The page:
Holiefield, an acolyte of former UAW Vice President Nate Gooden, was elected vice president of the UAW on June 14, 2006, making him one of the six most powerful union officials at the time. In the UAW; elected officers serve four-year terms and are assigned one more department that they oversee.
Typically, UAW elected officials are given wide latitude to manage those departments with their own handpicked staff, or administrative assistants.
Holiefield has been a UAW member since 1973, when he went to work at Chrysler’s Jefferson Assembly Plant in Detroit. By 1975, he became active in local union leadership activities, civil rights and political activities. From there, he climbed up the union leadership ranks.
Iacobelli was named vice president of employee relations in July 2008, replacing John Franciosi, who retired.
That put the two men on the front lines when Chrysler hit rock bottom during the recession. In 2009, Holiefield and former UAW President Ron Gettelfinger worked side-by-side as the union negotiated with President Barack Obama’s automotive task force. The UAW helped persuade the government to provide assistance to Chrysler instead of allowing it to be liquidated.
“He knew Chrysler, in his words, ‘from the basement to the attic,’” Gettelfinger said at Holiefield’s funeral in March 2015. “And many, many times, General would say to me, ‘Chief, chief, I’ve got your back.’”
World Class Manufacturing
Holiefield even seemed to build a strong bond with Sergio Marchionne, Fiat Chrysler’s brash, sometimes surly CEO.
Holiefield said Marchionne told him in 2009 that Fiat was unwilling to acquire Chrysler if the UAW didn’t agree to embrace the manufacturing system.
“He said … ‘I’ve got to have (World Class Manufacturing),’” a system aimed at constant plant production improvements, Holiefield told the Free Press. “He said, ‘If I don’t have it, it’s a deal buster.’ “
So, Holiefield and Gettelfinger flew to Italy and visited five Fiat plants.
“We were all totally blown away with what we saw,” Holiefield said. “Even the machines that were old looked brand-new.”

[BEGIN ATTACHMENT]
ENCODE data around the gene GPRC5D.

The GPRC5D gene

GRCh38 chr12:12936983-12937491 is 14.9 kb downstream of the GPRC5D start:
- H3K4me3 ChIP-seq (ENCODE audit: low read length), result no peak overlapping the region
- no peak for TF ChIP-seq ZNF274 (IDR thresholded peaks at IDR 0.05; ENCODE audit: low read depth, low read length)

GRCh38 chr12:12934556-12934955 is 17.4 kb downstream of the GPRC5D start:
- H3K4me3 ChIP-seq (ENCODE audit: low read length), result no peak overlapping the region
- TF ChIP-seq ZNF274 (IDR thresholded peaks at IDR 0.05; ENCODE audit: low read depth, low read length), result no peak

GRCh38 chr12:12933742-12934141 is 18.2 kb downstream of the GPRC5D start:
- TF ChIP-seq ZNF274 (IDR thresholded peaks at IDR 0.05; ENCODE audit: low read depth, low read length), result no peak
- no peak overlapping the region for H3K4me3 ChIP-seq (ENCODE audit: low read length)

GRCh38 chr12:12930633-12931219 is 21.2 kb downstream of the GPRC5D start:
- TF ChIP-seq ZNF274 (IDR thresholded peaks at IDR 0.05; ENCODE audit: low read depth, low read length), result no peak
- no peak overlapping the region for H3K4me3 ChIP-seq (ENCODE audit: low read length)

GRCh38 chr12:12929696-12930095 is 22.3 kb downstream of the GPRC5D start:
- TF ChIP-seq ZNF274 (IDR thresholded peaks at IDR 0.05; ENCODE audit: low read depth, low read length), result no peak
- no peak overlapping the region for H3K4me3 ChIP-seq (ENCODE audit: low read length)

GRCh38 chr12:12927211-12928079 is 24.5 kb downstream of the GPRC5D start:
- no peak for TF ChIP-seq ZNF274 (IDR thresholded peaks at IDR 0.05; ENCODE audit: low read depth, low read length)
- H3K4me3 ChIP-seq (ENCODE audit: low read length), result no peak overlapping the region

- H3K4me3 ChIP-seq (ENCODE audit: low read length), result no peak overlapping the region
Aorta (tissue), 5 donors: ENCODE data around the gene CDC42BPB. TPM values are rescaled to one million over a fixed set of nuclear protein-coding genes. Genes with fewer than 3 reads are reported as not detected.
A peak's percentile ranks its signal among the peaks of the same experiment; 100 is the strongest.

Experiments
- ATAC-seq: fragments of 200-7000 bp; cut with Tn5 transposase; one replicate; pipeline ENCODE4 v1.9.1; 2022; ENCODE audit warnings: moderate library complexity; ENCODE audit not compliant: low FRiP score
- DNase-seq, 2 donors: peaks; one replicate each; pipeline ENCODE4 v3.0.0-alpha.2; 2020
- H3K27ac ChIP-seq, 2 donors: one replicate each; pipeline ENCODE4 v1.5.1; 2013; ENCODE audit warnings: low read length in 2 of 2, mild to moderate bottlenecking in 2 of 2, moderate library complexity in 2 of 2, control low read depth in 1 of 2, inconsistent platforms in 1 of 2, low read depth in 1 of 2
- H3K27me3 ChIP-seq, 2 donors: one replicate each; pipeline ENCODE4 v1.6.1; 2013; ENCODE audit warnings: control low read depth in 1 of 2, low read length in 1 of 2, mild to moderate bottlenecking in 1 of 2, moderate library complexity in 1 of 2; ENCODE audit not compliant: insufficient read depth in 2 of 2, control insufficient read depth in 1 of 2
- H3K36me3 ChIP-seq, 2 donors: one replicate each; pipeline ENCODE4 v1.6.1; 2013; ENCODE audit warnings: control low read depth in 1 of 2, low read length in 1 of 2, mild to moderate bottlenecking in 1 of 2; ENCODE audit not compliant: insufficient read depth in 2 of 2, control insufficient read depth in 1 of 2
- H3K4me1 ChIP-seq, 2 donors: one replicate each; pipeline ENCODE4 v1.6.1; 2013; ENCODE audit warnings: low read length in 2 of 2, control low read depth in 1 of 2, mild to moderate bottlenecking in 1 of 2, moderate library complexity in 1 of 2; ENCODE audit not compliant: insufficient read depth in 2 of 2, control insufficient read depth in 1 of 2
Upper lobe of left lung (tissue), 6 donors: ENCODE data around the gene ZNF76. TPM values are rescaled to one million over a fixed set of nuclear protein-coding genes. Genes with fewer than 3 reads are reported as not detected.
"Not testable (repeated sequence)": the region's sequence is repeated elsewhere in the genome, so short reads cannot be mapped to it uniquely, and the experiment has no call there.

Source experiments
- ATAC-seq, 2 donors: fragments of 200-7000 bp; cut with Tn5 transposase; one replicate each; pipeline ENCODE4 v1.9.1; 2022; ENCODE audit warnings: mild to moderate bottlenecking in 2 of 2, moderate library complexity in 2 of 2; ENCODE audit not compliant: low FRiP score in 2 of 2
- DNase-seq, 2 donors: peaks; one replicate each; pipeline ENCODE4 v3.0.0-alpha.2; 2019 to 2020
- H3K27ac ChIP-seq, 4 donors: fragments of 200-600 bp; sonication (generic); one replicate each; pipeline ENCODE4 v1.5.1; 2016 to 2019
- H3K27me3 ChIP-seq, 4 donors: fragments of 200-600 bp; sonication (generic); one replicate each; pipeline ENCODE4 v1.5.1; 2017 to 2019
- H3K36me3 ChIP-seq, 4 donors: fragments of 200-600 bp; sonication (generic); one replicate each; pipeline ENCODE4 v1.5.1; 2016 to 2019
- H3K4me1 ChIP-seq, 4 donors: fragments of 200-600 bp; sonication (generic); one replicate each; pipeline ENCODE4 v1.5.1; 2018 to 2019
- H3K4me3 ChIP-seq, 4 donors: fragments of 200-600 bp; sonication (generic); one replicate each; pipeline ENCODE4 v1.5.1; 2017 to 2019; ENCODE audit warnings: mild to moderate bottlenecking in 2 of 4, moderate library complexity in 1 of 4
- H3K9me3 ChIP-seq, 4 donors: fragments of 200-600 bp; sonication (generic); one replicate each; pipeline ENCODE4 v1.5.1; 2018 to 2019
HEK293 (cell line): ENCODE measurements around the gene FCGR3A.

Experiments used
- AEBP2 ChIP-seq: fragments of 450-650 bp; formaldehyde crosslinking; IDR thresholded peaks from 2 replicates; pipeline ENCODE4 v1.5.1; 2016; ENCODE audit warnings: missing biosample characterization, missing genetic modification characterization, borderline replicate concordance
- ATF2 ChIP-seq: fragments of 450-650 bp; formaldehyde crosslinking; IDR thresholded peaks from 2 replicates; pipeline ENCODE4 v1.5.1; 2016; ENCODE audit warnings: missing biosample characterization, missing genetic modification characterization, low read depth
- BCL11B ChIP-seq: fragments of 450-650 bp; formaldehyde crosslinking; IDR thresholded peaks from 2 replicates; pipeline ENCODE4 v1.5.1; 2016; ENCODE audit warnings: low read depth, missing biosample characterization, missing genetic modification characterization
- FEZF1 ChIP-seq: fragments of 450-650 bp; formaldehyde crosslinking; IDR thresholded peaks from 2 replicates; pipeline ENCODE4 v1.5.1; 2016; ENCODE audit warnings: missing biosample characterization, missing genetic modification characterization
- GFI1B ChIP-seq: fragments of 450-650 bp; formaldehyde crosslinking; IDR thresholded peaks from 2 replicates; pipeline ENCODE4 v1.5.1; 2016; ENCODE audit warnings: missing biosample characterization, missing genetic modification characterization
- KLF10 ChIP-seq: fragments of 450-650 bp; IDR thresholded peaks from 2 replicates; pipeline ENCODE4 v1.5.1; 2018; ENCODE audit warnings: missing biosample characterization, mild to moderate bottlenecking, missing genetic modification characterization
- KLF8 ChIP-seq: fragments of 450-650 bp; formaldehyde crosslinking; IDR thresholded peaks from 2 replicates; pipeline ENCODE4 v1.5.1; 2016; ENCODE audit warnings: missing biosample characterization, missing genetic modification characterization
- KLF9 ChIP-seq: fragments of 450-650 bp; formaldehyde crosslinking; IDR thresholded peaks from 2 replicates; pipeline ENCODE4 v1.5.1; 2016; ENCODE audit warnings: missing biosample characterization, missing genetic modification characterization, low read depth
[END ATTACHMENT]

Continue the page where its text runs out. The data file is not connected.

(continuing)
Since then, Fiat Chrysler has introduced the manufacturing system and its principles at every Chrysler plant in North America.
In 2012, the company and the UAW celebrated the grand opening of the WCM Academy in Warren — a palatial training center designed to teach autoworkers how to work together better and how to come up with their own improvements to the assembly process.
“Under his leadership, General helped guide the company through one of the most difficult periods in its history,” Marchionne said after Holiefield died.
Iacobelli’s Italian roots
Iacobelli, whose mother emigrated from Italy, became fascinated with the labor-cost issues facing the automotive industry and earned a master’s degree in industrial relations at Wayne State University in the 1980s.
“I felt that we were approaching a critical juncture overall as an industry,” Iacobelli told the Free Press in 2011. “My aspiration was to get into the automotive industry and try to make a difference.”
What Iacobelli didn’t know when he joined Chrysler was that one day he would play a key role in paving the way for Italian automaker Fiat to acquire the company.
In 2009, Iacobelli led negotiations to restructure the company’s labor agreement to meet the demands of Obama’s automotive task force. Iacobelli told the Free Press in 2011 that he felt cultural pride when Fiat purchased a controlling interest in Chrysler.
“What really struck home was when I picked up a Fiat 500 for my daughter. … It was a very emotional experience,” Iacobelli told the Free Press in 2011.
In 2015, Iacobelli was preparing to lead Fiat Chrysler through another round of contract negotiations, meeting in the spring of that year with automotive reporters to brief them on the automaker’s view of the upcoming talks.
Suddenly, in June 2015, he resigned without explanation. Last week, Fiat Chrysler said that was the month FBI investigators briefed the company about its investigation.
“I join Dennis Williams, the UAW president, in expressing my disgust at the conduct alleged in the indictment which constitutes the most egregious breach of trust by the individuals involved,” Marchionne said in an e-mail obtained by the Free Press. “Upon learning of some possible malfeasance in June 2015, the company investigated and, once credible evidence of wrongdoing was discovered, the individuals involved were immediately separated from the company.”